This morning, I looked up George Michael’s “Freedom! ’90” video with the intent of just letting a semi-forgotten song play as I started to work. I had never noticed the pointed nature of the title of the song: it bears an exclamation point, a nod to his former band, Wham!, which also had a song called “Freedom,” hence the year number in the title of “Freedom! ’90.” Michael is snarkily differentiating the “now” from the “then.”
As the song played, I found that I couldn’t take my eyes off the video, and I realized that the “now” isn’t what it used to be.
The video was made in the days before Tyra Banks demystified the “supermodel.” Here, we are treated to images of Linda Evangelista, Naomi Campbell, Cindy Crawford and Christy Turlington, with all those angular cheekbones playing in some wonderfully dramatic lighting.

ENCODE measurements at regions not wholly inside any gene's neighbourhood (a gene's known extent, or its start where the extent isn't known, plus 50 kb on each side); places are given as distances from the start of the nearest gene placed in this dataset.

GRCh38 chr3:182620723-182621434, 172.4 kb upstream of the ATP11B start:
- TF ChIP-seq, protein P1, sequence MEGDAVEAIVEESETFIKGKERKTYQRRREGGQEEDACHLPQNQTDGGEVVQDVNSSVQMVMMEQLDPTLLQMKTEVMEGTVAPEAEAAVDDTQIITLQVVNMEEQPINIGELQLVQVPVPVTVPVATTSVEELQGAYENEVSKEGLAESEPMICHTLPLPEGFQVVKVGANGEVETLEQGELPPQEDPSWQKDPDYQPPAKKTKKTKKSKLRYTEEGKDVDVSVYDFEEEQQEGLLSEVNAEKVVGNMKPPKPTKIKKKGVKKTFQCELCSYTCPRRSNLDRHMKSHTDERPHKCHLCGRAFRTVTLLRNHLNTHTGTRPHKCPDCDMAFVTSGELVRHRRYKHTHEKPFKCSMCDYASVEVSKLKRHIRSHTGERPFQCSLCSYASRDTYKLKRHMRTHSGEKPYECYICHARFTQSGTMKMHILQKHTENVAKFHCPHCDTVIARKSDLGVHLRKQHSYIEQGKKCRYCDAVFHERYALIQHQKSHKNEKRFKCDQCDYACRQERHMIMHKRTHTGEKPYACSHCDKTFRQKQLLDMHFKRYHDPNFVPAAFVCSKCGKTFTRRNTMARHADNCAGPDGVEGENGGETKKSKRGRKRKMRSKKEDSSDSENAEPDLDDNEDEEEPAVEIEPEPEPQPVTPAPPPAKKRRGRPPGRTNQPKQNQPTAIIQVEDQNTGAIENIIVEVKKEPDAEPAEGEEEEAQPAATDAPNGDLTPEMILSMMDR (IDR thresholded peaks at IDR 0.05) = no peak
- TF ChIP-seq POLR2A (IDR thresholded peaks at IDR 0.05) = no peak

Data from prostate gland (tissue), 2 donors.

The video itself is one of those things you look at as a former art student and think, “damn, I need to take more pictures.” The lighting is amazing: warm and golden one minute, cold and blue the next. Any movement in the shot appears to play in a shower of light, causing a delicious array of light and shadow. Everything is about steam, sensual lip-syncing and jukeboxes exploding exactly on-beat. It is everything that music video was meant to be: dramatic, inspiring, beautiful. It is not simply a marketing tool, hoping to sell us music by selling us tits and ass: it is a series of well-crafted images that cause us to wish that our own lives could be that cool.
When this video came out, there was a big to-do about how Michael, still hot and riding the sex symbol wave started with “Faith,” did not appear in the video. It didn’t matter. Director David Fincher had delivered a gorgeous love letter to light. It was then and still is one of my favorite videos of all time, from an era when music videos were still art…and models could still be “super.”